var setSpy = spyOn(event.context, 'set');
    expect(setSpy).toHaveBeenCalledWith('username', '');

Here is the production ember view that I'm unit testing above

PersonApp.PersonView = Ember.View.extend({
  templateName: 'person',
  addPerson: function(event) {
    var username = event.context.username;
    if (username) {
      this.get('controller.target').send('addPerson', username);
      event.context.set('username', '');
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Thanks for sharing this – I didn't dig into the code, but what what exactly does it scrape from? When phantomjs was involved, it looked like people used an external host which they had to update as well. I wanted to avoid that. We setup a full-blown test environment with jstestrunner etc. the other week. I've been meaning to blog about it and post on here. But let me know what you did. –  Till Sep 24 '12 at 15:08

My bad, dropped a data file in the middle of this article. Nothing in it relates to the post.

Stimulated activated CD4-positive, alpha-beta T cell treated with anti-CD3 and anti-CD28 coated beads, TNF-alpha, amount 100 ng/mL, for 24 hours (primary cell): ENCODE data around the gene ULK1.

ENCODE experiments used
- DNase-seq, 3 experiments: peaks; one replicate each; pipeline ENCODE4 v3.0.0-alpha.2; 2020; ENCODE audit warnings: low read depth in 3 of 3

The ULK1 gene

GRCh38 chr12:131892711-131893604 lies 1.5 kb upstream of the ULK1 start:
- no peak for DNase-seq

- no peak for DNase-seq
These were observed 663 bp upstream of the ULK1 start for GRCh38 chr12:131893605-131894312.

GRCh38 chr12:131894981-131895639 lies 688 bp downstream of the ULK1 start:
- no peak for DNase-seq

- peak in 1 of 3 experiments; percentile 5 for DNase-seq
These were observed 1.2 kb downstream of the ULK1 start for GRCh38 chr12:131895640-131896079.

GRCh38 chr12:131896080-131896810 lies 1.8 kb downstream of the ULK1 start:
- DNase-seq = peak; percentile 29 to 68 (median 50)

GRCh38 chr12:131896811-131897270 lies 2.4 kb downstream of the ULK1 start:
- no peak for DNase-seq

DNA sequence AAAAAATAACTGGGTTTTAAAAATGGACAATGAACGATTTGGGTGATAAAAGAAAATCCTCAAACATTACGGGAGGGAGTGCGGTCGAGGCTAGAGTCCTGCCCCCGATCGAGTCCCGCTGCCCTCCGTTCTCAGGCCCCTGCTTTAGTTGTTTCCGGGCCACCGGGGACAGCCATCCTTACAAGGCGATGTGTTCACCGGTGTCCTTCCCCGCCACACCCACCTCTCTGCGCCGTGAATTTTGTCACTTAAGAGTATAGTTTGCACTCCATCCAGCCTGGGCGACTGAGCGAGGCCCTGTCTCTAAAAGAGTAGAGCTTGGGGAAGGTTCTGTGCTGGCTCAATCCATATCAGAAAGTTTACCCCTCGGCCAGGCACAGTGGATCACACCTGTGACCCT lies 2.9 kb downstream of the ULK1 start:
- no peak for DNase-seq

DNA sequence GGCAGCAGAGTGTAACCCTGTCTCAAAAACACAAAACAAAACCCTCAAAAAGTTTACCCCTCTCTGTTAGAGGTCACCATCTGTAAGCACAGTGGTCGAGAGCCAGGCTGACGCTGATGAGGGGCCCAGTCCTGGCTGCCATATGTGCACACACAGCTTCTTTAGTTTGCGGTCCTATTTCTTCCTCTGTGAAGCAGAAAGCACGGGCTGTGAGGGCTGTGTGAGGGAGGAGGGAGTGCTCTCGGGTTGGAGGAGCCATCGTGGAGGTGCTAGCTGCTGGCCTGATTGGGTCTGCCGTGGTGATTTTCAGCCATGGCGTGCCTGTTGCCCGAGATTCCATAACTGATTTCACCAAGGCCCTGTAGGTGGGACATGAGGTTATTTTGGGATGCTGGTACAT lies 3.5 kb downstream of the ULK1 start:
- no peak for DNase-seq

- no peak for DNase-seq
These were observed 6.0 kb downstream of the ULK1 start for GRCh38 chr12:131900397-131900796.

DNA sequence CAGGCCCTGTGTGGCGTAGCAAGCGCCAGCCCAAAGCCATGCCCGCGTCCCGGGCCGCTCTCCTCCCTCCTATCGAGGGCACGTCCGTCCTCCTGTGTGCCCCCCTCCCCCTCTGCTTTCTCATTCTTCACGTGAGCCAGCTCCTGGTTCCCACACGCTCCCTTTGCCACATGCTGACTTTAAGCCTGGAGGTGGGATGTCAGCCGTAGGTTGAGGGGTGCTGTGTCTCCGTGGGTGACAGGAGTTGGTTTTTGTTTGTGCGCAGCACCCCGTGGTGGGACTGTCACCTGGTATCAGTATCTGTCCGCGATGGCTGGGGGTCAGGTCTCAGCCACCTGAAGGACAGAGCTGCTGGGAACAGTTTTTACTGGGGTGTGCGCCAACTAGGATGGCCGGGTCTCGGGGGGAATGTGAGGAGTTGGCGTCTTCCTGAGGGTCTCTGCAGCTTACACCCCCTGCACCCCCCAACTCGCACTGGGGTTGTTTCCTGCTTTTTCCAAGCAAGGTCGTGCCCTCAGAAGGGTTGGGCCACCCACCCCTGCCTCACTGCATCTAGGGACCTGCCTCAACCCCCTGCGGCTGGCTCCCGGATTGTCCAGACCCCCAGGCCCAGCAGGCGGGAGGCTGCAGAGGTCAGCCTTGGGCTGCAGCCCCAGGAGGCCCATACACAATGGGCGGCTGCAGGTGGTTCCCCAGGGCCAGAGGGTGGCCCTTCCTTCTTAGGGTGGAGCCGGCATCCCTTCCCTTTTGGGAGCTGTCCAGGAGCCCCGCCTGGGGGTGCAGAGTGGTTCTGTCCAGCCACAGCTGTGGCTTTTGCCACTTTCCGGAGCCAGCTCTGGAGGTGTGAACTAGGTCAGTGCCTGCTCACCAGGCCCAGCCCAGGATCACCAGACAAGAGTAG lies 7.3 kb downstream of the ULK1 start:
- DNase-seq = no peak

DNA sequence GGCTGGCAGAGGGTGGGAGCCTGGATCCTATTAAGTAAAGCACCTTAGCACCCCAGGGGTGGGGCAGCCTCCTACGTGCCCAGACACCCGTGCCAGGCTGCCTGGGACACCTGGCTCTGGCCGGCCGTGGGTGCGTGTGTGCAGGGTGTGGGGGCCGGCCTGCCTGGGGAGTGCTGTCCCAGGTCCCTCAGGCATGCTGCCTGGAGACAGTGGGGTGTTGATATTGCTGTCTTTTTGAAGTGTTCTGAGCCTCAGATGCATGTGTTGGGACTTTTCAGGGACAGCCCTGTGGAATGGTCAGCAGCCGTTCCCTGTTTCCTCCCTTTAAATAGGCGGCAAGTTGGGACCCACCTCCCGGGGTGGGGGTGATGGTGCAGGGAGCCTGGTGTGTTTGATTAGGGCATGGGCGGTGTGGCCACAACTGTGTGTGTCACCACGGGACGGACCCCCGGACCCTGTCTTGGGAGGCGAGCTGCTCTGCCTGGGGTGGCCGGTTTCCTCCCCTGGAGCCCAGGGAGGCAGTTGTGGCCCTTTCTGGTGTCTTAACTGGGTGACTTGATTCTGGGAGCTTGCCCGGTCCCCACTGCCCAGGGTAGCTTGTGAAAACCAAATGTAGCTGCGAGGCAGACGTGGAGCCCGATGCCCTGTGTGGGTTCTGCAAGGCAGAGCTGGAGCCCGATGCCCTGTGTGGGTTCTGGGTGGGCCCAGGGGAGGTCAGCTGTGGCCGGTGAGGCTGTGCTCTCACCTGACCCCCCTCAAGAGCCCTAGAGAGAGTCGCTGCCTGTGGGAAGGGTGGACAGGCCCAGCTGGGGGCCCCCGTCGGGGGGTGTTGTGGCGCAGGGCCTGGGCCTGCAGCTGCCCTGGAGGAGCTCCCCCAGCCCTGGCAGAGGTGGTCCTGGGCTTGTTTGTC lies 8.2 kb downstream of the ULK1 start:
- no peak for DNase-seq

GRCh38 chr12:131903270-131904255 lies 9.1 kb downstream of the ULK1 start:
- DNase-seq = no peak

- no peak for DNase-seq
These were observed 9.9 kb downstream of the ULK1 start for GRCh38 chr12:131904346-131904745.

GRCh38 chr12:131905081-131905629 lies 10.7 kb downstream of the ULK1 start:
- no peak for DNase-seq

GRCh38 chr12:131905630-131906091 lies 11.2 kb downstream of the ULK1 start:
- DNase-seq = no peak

No external host needed :D -each time the suite runs I create a node.js express web app that hosts the single html file required to use the npm module. This file uses jasmine and jasmine-html to run your tests just like you would manually on OSX/Ubuntu -you could even look at them in the browser yourself if you commend out the line "process.exit(code=0);" in the javascript itself (I do this for local testing if I need to see a full stacktrace as PhantomJS doesn't bring back enough of the html just yet to scrape that with my npm module). –  Toran Billups Sep 24 '12 at 16:56
once the express web app is up with the jasmine-html page showing the test results, I use phantomJS to scrape the results from the html (via phantomjs-node) and look to see if the tests passed or failed. It also works in a fail-fast hybrid mode today because it still runs them all but only shows the first failure (again -opinionated but it helps me focus on the first test that failed) –  Toran Billups Sep 24 '12 at 16:59